• The rise of Artificial Intelligence creates a real "robot rights" movement, and there is public debate over what sorts of civil rights and legal protections machines should have. The existence of humans with heavy levels of cybernetic augmentation and implants lead to further arguments over what constitutes a "human being." Ever see "AI"?
  • Machines have attained equal legal status with humans.
I stopped reading after that - I was getting too freaked out.


In 1974, Arthur C. Clarke predicted the Internet and the personal computer.

Wednesday, May 9, 2012

Web Secret #205: Steve Jobs

Between myself, my spouse and my 3 kids, we own the following Apple devices:
  • Four iPhone 4
  • One iPhone 4s
  • 2 MacBook Pros
  • 1 MacBook
  • 1 iMac desktop
  • 2 iPads
So you would think that with 11 Apple products in my immediate family, (including the three I use at least 9 hours a day,) I would have a pretty good grasp of the genius of Steve Jobs, Apple's founder and CEO. Well I didn't.

Reading his biography educated me.

Steve, thank you for:
  • The Apple II - first personal computer not just for geeks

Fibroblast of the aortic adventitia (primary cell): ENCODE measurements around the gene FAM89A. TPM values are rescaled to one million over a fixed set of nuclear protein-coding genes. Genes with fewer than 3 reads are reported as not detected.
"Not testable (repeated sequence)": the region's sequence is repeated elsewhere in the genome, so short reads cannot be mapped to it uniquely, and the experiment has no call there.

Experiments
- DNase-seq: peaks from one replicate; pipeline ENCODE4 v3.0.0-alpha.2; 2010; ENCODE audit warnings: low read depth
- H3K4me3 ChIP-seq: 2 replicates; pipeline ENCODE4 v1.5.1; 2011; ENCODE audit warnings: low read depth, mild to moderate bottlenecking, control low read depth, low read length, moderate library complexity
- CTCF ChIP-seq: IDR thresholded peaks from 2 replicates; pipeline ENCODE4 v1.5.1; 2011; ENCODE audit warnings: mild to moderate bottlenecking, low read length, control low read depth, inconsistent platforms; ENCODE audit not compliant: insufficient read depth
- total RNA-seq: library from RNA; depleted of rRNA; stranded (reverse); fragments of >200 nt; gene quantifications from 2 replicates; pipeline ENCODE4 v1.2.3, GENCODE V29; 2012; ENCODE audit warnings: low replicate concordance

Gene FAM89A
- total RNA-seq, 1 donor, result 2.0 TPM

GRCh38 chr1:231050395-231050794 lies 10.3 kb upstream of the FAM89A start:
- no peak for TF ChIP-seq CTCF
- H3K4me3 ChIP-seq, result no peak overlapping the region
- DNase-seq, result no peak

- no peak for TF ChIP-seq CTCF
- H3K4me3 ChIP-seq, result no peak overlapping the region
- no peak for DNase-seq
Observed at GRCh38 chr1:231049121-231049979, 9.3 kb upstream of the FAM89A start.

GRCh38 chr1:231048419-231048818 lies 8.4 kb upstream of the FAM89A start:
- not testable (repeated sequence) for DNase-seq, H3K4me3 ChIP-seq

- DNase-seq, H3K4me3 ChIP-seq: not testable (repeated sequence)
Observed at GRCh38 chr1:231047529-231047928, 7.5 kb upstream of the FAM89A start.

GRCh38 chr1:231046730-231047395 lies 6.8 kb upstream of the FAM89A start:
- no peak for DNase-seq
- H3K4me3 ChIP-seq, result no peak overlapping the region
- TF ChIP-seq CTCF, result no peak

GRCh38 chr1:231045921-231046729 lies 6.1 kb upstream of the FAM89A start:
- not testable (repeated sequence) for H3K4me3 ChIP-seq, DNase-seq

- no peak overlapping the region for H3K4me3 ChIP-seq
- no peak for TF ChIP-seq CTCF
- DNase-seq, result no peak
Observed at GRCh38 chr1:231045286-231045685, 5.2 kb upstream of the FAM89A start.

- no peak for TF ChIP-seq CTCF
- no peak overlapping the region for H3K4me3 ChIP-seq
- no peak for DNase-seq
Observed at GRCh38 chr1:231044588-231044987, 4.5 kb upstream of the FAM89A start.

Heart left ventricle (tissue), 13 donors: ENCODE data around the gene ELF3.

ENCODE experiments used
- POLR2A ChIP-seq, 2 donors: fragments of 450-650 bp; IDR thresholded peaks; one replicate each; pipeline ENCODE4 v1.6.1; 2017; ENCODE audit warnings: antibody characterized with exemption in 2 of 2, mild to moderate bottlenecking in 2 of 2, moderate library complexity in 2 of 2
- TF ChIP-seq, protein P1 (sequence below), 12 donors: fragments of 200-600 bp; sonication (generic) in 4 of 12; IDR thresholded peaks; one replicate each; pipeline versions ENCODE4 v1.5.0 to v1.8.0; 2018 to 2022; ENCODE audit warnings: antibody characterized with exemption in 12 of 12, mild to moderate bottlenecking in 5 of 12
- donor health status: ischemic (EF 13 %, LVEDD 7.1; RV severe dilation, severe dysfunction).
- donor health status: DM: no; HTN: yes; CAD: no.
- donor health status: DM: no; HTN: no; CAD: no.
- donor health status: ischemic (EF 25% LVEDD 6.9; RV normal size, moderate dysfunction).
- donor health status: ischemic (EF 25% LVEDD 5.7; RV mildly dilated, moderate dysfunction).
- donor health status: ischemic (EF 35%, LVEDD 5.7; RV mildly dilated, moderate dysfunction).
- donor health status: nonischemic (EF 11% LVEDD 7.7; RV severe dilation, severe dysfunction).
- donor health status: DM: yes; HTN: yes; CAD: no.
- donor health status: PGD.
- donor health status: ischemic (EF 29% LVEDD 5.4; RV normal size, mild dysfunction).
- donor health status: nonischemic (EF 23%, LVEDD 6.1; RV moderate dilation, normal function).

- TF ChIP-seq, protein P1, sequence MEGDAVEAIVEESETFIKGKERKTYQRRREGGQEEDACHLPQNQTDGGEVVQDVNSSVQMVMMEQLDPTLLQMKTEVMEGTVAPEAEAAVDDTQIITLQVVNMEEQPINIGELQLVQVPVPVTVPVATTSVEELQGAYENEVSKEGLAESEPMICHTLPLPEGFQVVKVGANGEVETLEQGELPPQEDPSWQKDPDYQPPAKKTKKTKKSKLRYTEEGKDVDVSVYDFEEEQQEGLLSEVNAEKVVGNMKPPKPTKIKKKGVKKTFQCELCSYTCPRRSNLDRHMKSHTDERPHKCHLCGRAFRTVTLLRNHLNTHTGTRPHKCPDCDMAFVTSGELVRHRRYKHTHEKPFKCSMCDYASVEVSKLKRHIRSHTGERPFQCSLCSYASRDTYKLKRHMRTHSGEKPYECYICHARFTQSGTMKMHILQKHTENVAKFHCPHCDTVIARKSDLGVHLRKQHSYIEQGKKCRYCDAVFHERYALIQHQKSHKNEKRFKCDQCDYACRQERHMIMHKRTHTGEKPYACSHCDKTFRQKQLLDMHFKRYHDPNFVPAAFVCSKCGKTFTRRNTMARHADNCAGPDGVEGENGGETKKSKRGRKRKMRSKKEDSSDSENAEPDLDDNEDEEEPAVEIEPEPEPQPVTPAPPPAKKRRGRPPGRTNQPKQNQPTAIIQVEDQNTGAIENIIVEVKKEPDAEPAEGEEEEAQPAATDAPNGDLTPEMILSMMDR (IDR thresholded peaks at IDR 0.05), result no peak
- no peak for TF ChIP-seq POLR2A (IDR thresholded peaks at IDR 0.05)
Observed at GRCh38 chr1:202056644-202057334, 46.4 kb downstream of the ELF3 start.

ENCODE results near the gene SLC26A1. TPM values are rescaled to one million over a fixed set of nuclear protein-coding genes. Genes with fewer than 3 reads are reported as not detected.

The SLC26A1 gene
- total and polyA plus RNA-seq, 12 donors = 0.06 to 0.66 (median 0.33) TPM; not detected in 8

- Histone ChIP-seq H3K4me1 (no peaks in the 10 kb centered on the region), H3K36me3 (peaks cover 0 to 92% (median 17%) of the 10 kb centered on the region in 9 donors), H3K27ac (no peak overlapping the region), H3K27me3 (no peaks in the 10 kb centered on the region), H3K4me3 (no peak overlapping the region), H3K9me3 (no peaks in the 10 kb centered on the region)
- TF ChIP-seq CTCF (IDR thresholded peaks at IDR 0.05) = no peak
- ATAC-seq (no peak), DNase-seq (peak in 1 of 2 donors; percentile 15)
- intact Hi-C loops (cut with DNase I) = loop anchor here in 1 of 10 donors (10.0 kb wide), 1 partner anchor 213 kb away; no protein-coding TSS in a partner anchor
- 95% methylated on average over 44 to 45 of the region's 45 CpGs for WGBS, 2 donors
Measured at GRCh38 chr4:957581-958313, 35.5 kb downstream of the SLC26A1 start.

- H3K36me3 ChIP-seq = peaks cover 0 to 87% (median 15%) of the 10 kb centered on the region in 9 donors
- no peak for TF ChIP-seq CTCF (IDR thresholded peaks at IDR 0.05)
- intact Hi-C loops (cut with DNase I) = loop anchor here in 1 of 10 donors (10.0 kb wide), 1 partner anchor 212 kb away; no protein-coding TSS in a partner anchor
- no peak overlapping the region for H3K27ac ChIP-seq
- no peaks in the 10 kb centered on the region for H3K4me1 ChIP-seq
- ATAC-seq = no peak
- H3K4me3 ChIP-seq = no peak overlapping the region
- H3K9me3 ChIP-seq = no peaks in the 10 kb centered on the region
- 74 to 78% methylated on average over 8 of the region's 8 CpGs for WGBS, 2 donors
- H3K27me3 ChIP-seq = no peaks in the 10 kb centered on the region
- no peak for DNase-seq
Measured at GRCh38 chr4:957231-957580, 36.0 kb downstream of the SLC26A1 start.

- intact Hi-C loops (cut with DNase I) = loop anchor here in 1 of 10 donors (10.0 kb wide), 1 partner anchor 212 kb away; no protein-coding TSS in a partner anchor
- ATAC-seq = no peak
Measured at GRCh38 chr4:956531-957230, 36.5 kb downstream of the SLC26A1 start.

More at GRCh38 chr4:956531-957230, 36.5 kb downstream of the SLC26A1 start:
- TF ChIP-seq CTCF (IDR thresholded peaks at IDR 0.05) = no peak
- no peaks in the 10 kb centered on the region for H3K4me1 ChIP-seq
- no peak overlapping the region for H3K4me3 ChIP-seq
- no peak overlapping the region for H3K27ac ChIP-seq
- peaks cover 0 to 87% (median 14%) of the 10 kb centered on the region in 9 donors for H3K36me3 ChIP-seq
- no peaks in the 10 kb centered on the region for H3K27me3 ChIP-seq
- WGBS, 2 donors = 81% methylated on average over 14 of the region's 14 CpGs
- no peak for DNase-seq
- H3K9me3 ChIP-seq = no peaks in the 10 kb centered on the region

• The Macintosh - birth of the home computer revolution
  • Being CEO of Pixar - responsible for Toy Story, Finding Nemo, WALL-E and other digital animations delights
  • Apple stores - the store as brand
  • The iPod - giving me music everywhere
  • The iTunes store - saved the music industry from falling entirely in the hands of pirates.
  • The iPhone - my whole life in a hand held device.
  • The App store - spawned a new content creation industry. (Besides, I can't live without "Words With Friends.")
  • The iPad - launched tablet computing - went from "why do I need that", to "I can't live without that".
  • iCloud - all my content is backed up and all my devices communicate with each other.